I leave on an upbeat and cheery note; the NIMH piece lists "characteristics of ADHD that are positive—boundless energy, warmth, and enthusiasm."

I like that, but my energy is waning, so I'll stop for now.

A thought pops into my addled little brain: if I don't have "boundless energy, warmth, and enthusiam," now I'm wondering if I'm wrong about the whole self-diagnosis thing.

Which, dear readers, brings us full circle:

Is ADHD right for me?

You decide.

To help, I've added some shameless props of my own:

Thursday, June 22, 2006

Age Quod Agis

Father Birge would open the door, pop his head into our classroom, his eyeglasses slid halfway down his nose, interrupt the teacher (say, Father Giuliani) and the class (e.g. [exempli gratia], Latin class), and declare:

'Age quod agis.'

We'd hoot and howl. Lustily boo. Pretty much saying, "C'mon, Father, get outta here."

Everybody would laugh. But he had a point. After the laughter died, has died, I get the point lo these many years later.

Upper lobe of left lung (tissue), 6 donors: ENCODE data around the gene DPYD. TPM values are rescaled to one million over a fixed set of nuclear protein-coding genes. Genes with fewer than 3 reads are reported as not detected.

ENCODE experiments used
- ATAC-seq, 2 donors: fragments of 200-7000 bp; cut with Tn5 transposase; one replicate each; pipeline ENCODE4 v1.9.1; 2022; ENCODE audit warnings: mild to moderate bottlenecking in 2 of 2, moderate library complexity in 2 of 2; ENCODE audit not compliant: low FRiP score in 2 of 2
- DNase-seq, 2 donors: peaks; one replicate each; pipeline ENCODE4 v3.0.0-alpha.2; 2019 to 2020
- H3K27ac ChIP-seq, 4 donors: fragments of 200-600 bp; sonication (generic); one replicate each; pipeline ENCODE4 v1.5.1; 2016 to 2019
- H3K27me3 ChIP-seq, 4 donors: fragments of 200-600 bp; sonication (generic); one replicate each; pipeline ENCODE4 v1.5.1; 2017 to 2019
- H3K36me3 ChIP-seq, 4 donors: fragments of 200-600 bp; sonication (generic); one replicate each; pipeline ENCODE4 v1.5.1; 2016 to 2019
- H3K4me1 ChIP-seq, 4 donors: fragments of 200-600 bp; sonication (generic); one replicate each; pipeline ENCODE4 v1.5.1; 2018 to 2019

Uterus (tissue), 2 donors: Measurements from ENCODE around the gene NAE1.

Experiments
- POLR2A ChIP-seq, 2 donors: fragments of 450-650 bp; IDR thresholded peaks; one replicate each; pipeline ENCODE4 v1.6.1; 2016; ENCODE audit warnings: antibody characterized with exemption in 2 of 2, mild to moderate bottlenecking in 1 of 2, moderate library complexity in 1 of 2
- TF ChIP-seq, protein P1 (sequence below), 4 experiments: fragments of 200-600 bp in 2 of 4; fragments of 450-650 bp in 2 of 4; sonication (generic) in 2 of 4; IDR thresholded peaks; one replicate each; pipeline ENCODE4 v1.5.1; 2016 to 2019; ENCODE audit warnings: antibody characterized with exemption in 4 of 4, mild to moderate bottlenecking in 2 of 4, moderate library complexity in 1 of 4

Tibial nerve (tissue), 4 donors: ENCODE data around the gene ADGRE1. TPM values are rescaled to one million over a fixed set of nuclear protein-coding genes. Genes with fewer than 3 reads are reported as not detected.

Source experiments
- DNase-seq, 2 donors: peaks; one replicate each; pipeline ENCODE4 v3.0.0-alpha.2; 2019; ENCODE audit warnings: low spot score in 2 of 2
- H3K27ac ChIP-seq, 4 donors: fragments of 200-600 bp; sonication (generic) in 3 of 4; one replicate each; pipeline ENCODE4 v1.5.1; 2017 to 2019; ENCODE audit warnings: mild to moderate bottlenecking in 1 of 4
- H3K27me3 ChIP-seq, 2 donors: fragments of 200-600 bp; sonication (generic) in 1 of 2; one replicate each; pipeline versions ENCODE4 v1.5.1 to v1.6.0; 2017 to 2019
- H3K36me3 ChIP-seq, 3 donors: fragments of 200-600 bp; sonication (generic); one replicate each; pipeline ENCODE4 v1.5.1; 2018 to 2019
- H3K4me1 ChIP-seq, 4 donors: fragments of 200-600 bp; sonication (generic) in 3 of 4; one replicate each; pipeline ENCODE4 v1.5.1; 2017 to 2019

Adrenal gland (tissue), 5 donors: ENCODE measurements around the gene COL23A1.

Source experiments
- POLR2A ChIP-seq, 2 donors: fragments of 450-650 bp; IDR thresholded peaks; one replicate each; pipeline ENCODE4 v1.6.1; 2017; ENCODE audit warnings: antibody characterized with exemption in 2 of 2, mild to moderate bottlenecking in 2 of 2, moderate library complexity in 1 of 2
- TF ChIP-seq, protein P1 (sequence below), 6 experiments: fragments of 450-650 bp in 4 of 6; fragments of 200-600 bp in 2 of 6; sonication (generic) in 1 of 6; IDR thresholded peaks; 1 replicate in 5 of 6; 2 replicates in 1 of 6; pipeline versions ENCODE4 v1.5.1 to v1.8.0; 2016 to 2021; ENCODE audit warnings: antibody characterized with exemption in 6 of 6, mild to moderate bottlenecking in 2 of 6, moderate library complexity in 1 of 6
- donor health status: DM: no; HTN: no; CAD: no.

Age quod agis.

Do what you are doing.

It's hard for my attention-addled-surplussed mind. It's hard in a world abhorrently demanding that hideous term "multitasking."

Age quod agis.

Attention. Focus. Concentration. Mindfulness.


I struggle to surrender to that concept.

Whenever I do, I'm more centered and peaceful.

I'm going to lunch now. I'll likely break my own Age Quod Agis code by reading the paper while eating.

At a nearby food court.

At least the TV won't be on and I won't have earplugs transmitting music and I won't be talking on a cellphone (maybe) and I won't be blogging on a laptop.

Not this time.

Do what you are doing.



The simple life.

Coulda woulda shoulda. Maybe I can. Today.

(I can't resist a shamelessly self-serving pitch: my site has Age Quod Agis mugs, shirts, stickers, et cetera --even thongs and boxers. Why not?)

Out to lunch now.

Mo' later.

Wednesday, June 21, 2006